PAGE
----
Making a Perfect Picnic Quilt 

This past weekend I put the final binding stitch in my Perfect Picnic Quilt, and it came together using my stash and some online software. Read on to get all the details!

Joining the RSS Summer Sewalong

I don’t know about you, but I don’t actually need more sewing projects on my to-do list. My checklist grows longer every time I see a cute new pattern that I “have” to make, and there are a LOT of new patterns out there.

Which is why I was surprised to find myself jumping on board when the folks at Ruby Star Society announced their 2022 Summer Sewalong project. But in my defence, the Perfect Picnic quilt looked like it would be a fast and easy make (because it's essentially a bunch of squares). 

No problem, I thought, I’ll be able to get that done in no time! So I decided to jump in and make myself one despite all my other ongoing sewing projects. 🙂

Choosing Fabric

The pattern is quite simple, and calls for dark squares, light squares, and coloured squares. I searched my stash and found enough yardage for the dark squares (I love it when that happens), and I purchased the fabric for the light squares as well as some backing fabric when I visited Modern Stitch Co in Yorkton, SK.

While the Perfect Picnic Quilt calls for a random colour placement in the blocks, I had seen a version on Instagram that used an ombre layout on the diagonal. I decided to try to recreate the look using some fat quarters in my stash.

I started with the dark fabric and used it as a colour inspiration. The blues and pinks were easy to find in my stash, but I had a much smaller selection of greens. I added some oranges and a bright yellow, and we had a fabric pull! If you want to watch this process in Reel-form, you can see it here.

Colourful fabric lays on a white cutting mat.
Small squares of rainbow coloured fabric are arranged in a circle.

Deciding Layout

When it came to choosing the exact layout, I knew that I didn’t want to cut out all the squares and then shuffle them around on my design floor…. Like a commoner!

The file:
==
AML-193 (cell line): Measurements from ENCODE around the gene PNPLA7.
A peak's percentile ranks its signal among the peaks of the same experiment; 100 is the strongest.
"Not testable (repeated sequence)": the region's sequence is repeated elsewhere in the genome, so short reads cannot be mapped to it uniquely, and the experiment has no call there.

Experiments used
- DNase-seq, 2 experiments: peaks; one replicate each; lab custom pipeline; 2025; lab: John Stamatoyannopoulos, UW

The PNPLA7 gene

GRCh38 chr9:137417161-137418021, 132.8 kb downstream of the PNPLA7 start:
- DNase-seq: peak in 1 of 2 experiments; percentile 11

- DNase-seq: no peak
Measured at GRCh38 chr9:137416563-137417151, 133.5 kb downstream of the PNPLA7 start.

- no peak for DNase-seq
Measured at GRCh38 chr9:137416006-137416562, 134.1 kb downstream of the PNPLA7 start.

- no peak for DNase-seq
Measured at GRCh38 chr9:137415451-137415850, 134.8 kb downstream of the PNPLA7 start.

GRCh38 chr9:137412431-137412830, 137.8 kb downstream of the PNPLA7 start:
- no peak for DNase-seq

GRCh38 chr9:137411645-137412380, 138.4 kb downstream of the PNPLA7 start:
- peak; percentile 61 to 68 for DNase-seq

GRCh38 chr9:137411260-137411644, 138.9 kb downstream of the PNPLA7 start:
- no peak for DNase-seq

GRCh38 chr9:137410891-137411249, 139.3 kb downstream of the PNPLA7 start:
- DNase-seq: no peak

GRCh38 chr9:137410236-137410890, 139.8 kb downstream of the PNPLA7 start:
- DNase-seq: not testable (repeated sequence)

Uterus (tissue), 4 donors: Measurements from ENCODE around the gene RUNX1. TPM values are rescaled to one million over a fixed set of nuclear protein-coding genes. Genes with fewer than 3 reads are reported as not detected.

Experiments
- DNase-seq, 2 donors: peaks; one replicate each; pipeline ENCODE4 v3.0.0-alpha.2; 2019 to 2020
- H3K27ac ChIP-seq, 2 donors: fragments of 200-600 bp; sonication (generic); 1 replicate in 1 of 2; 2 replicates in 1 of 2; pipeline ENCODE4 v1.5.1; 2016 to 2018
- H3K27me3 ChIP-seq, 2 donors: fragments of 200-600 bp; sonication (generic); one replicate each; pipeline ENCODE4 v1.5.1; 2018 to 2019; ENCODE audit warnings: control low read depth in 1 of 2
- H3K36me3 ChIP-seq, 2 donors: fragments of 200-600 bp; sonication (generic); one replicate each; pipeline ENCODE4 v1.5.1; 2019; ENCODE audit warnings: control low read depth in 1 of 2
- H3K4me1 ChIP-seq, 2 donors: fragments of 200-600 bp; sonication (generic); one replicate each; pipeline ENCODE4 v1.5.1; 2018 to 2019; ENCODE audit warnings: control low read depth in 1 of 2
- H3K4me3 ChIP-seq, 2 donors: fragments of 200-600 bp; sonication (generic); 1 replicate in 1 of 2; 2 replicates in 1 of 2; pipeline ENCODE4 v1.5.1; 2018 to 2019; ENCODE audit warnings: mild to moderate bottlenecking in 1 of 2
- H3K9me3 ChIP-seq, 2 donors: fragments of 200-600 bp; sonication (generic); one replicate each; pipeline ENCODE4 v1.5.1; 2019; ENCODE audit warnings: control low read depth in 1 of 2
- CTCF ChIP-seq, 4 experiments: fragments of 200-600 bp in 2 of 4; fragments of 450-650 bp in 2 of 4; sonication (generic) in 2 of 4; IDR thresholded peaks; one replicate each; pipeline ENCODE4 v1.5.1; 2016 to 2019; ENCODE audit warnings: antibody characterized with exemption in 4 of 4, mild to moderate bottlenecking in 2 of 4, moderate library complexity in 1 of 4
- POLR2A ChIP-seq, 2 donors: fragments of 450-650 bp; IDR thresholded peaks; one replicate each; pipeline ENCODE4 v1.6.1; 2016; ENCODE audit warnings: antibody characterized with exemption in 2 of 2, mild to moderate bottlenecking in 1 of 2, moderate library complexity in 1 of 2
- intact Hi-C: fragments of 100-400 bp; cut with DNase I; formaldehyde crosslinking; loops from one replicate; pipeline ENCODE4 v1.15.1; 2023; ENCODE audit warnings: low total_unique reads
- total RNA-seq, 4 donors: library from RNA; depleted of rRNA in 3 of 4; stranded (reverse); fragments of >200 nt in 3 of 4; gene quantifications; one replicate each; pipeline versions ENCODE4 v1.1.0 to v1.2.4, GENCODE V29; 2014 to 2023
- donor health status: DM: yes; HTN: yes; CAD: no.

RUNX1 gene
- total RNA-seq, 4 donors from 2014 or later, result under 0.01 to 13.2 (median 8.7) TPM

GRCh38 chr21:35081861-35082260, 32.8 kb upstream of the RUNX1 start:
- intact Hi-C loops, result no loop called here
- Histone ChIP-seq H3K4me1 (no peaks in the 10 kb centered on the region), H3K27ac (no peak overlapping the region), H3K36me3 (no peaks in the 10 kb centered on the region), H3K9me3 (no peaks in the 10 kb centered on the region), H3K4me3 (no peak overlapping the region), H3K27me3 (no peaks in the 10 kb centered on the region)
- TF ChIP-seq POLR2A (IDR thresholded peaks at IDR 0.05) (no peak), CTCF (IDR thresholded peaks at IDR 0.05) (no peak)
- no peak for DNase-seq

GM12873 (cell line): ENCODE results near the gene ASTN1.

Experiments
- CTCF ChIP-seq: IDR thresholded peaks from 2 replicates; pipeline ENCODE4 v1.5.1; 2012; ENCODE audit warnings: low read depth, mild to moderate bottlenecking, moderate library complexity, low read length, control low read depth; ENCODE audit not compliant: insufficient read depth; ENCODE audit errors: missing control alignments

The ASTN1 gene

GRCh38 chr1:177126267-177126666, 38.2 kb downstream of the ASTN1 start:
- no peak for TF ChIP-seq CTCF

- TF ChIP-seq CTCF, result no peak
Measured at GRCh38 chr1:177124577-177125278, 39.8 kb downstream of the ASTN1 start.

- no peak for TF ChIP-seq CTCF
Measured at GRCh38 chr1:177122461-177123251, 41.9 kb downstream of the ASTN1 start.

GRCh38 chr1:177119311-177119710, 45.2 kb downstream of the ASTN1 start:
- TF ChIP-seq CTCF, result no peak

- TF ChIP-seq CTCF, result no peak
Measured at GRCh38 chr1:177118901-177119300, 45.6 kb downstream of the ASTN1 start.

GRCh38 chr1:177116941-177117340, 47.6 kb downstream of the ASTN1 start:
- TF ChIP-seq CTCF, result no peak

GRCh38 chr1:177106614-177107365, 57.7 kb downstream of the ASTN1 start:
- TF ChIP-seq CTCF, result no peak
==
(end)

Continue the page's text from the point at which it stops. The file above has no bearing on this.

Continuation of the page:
Instead, I chose to preview my Perfect Picnic Quilt using PreQuilt. PreQuilt is an online app that lets you mock up your quilt *before* you cut into your fabric. 

I met the folks behind PreQuilt when I was at QuiltCon in Austin in 2020, and I was so enamoured with their story and their product that I bought a subscription on the spot. I’ve never regretted it!

It was as simple as uploading digital swatches of my chosen fabric, and then playing around with the layout until I found one that made my heart sing. If you want to see a quick demo of me using PreQuilt, you can check out my Reel here.  

A computer screen shows a quilt mock up.

Strip piecing / webbing

Once I had finalized my layout, I moved to our guest room and physically laid out all the squares on the floor. At the very last second, I (accidentally) switched the placement of the two blue fabrics, but I decided that I liked it that way and left them. I love it when I have a happy accident!

I then stacked all of the squares in a strategic way (watch my Reel about it here) so that I could web my quilt top. Webbing is a piecing method that helps you put your quilt together much faster while keeping all of your blocks organized and in the correct position. It’s my favourite!

Pieces of a quilt are held together with small threads between each row.

The only drawback to webbing is that you’re left with an ungainly floppy mess which I find difficult to work with when sewing the rows together. I like to cut my web into smaller sections (here I cut my Perfect Picnic Quilt top into two sections), which feels much more manageable to me. Want to see a Reel about it?? Here you go!

An assembled quilt top lays crumpled on the floor.

Quilting my Perfect Picnic Quilt

When it came to quilting, I knew that I wanted to use a just-released design that my Mum had created. It’s called Crystal Ice, and I love how it adds a bit of “edge” to my otherwise-sweet Perfect Picnic Quilt.

A completed quilt lays on pavement.

If you have a Perfect Picnic Quilt that needs quilting, I'd be happy to help you out! Simply visit my Longarm Quilting Details page to find out about the process.


I’m still loving Big Stitch Binding (I tried it for the first time on my Scrap Stash Plus quilt) and am going to stick with it for the time being.

Although the Big Stitch method does go very quickly, it turns out that a quilt won’t bind itself… Weird. I let my poor quilt languish for a month before I actually got around to adding the stitches. But now it’s finished and ready for action!

A woman's hand holds a quilt binding while a needle with blue thread creates stitches.
A woman holds a rainbow coloured quilt while looking down at it.

Have you made a Perfect Picnic Quilt? If so, tell me all about it in the comments!

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